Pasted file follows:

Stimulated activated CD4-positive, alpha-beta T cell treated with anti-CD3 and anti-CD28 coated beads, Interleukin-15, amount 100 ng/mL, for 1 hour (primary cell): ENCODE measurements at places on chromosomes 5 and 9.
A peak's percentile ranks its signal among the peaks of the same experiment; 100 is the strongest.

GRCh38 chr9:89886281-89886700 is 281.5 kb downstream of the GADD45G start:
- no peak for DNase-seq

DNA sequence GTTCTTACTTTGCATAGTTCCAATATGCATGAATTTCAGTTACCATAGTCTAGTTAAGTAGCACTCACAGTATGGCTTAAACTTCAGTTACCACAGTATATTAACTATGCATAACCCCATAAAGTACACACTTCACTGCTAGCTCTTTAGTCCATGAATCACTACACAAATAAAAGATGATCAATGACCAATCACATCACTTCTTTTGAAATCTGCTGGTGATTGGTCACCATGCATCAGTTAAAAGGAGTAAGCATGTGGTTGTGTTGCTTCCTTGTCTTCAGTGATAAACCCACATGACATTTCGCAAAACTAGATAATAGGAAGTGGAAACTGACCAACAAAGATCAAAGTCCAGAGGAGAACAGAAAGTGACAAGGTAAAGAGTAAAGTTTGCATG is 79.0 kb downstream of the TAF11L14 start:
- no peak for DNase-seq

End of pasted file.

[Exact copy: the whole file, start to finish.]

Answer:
Stimulated activated CD4-positive, alpha-beta T cell treated with anti-CD3 and anti-CD28 coated beads, Interleukin-15, amount 100 ng/mL, for 1 hour (primary cell): ENCODE measurements at places on chromosomes 5 and 9.
A peak's percentile ranks its signal among the peaks of the same experiment; 100 is the strongest.

GRCh38 chr9:89886281-89886700 is 281.5 kb downstream of the GADD45G start:
- no peak for DNase-seq

DNA sequence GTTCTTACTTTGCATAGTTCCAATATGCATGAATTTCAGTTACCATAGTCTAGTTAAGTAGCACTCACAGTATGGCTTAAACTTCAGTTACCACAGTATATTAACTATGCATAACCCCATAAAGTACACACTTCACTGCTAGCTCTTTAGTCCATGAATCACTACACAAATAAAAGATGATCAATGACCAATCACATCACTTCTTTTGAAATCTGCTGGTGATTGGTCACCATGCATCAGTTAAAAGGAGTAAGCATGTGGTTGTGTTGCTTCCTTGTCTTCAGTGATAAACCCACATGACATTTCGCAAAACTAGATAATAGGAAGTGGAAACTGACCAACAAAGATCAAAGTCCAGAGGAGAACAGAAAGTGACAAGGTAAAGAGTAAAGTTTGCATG is 79.0 kb downstream of the TAF11L14 start:
- no peak for DNase-seq